Besides Brame, who has been at the plant for five years, operators include Michael Barger, Richard Bitting and Terry Patrick, a 34-year veteran. The plant is staffed with one operator for 12 hours each day. The operators work one week on, one week off. Barger also handles maintenance, as does 25-year veteran Dale Skinner, maintenance services specialist.

The operators are responsible for all process control decisions, sample collection and laboratory testing, and routine maintenance. Brame says their greatest strength is the ability to self-motivate: “They see what needs to be done without my telling them. They go above and beyond, and this sets them apart.”

Future challenges

Although the Hershey area is growing fast, a 2011 study showed that the plant’s 11 mgd capacity will meet population needs well into the future. Brame does expect some challenges, though.

“Water treatment is different than it was 20 years ago, with population increases, stormwater runoff, and the need to keep up with new rules and regulations that seem to change every year,” he says. The plant team continues to monitor for emerging contaminants in the source water and adjusts treatment techniques and technologies to suit changing conditions.

Replacing employees who move up or retire is a concern. Says Brame, “In 1970, many young people entered this industry, and now almost 50 years later they are retiring. Over time, operators gain a lot of knowledge. When troubleshooting a problem, for example, they can say, ‘I’ve seen that before and I know how to fix it.’” That institutional memory isn’t easy to replace.

Perhaps the biggest test will be maintaining the Presidents Award. “The key is to not become complacent, but to ask ourselves every year how we can improve and become more efficient,” says Brame. “It is not an easy award to get, so maintaining it is important.”


Above and beyond

Operators at the G.C. Smith Treatment Facility and Operations Center have weathered some serious storms. In September 2011, Tropical Storm Lee dumped 13 inches of rain on the Hershey area, which caused Swatara Creek to overflow.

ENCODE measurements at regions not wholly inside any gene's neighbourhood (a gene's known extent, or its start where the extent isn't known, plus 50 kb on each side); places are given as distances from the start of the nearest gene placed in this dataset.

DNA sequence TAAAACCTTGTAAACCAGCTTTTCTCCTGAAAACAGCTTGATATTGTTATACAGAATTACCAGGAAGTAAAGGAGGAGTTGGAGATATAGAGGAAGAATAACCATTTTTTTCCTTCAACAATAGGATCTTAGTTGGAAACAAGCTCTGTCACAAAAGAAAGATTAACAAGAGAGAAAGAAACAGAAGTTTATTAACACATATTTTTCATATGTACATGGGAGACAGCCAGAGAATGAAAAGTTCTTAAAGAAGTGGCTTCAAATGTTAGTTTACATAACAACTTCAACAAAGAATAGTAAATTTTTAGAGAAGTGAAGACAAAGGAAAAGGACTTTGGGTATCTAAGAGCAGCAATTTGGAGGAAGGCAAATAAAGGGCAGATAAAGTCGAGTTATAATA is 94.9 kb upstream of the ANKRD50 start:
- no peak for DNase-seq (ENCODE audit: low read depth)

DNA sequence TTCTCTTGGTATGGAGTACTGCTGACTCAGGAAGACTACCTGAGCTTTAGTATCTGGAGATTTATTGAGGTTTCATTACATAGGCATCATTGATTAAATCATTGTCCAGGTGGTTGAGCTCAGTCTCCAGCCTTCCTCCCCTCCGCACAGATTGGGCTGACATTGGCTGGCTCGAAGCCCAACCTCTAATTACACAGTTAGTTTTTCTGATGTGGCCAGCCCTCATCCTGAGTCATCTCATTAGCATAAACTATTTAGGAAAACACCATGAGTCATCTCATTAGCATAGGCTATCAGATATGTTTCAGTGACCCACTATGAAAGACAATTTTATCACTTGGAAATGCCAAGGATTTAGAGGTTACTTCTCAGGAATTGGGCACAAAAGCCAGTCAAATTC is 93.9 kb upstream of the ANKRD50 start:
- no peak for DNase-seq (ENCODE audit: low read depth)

Before the heaviest rain arrived, teams from plant owner Pennsylvania American Water began preparing for the worst. They reviewed flood emergency plans, removed critical equipment from low areas, placed sandbags around vulnerable infrastructure, scheduled emergency staff, and filled water storage tanks to the maximum.

The rising creek shut down two of three raw water pumps at the intake building, seriously reducing the source water supply. Normal access to the building was impossible, and the only way to restart the pumps was to enter through the roof.

A helicopter was dispatched to transport personnel, sandbags, pumps and other equipment to the roof. When the crew entered the building via a ladder from the roof hatch, they found the water rising and flowing onto the operating floor.

To protect the electrical switch gear, they set up evacuation pumps and built a cofferdam. Joe Woodward, Pennsylvania American Water field operations manager, and Gary Witmeyer, production superintendent, spent the night on the roof to monitor water levels and keep the pumps running.

By this time, Swatara Creek was at 26.8 feet, far above the flood stage of 7 feet. The next day, the creek began to recede. Team members continued to monitor the situation from the roof until the water receded enough to allow access through the intake building door.

Amazingly, the treatment plant’s finished water quality was never compromised. No boil water advisories were required, and water service continued uninterrupted, thanks to the operators and other staff members who worked around the clock to stabilize and protect the water system.